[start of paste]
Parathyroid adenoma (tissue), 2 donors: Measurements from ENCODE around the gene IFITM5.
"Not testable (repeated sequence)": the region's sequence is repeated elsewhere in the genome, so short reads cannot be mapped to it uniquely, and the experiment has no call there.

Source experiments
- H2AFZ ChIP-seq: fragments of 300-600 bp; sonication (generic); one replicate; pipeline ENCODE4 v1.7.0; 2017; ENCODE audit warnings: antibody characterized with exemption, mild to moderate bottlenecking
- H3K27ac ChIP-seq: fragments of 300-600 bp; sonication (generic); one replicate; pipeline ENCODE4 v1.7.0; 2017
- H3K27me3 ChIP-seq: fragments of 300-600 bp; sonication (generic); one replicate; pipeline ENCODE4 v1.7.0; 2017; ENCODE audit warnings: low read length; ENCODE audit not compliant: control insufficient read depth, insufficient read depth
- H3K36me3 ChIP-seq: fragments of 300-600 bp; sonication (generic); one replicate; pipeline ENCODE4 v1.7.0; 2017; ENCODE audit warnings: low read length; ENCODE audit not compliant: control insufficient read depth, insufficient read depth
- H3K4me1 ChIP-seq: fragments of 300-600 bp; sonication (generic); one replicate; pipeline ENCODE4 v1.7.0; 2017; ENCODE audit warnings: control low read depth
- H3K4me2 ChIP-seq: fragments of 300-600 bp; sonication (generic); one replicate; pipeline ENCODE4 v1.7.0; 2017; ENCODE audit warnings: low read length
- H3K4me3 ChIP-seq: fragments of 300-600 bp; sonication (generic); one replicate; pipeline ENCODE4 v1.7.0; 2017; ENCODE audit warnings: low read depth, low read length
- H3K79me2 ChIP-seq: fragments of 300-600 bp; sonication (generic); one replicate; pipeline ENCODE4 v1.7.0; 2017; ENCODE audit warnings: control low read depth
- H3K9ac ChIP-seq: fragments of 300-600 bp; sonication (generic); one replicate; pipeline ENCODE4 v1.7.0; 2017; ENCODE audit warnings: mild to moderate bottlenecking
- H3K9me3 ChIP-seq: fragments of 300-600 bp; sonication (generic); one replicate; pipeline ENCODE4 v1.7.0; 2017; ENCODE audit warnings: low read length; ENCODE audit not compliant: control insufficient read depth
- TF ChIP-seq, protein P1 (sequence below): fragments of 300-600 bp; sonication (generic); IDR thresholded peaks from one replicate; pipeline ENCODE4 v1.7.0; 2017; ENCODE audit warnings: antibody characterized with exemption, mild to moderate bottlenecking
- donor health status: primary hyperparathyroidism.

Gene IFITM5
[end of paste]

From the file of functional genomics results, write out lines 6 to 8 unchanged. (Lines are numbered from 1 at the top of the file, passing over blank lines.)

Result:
- H3K27me3 ChIP-seq: fragments of 300-600 bp; sonication (generic); one replicate; pipeline ENCODE4 v1.7.0; 2017; ENCODE audit warnings: low read length; ENCODE audit not compliant: control insufficient read depth, insufficient read depth
- H3K36me3 ChIP-seq: fragments of 300-600 bp; sonication (generic); one replicate; pipeline ENCODE4 v1.7.0; 2017; ENCODE audit warnings: low read length; ENCODE audit not compliant: control insufficient read depth, insufficient read depth
- H3K4me1 ChIP-seq: fragments of 300-600 bp; sonication (generic); one replicate; pipeline ENCODE4 v1.7.0; 2017; ENCODE audit warnings: control low read depth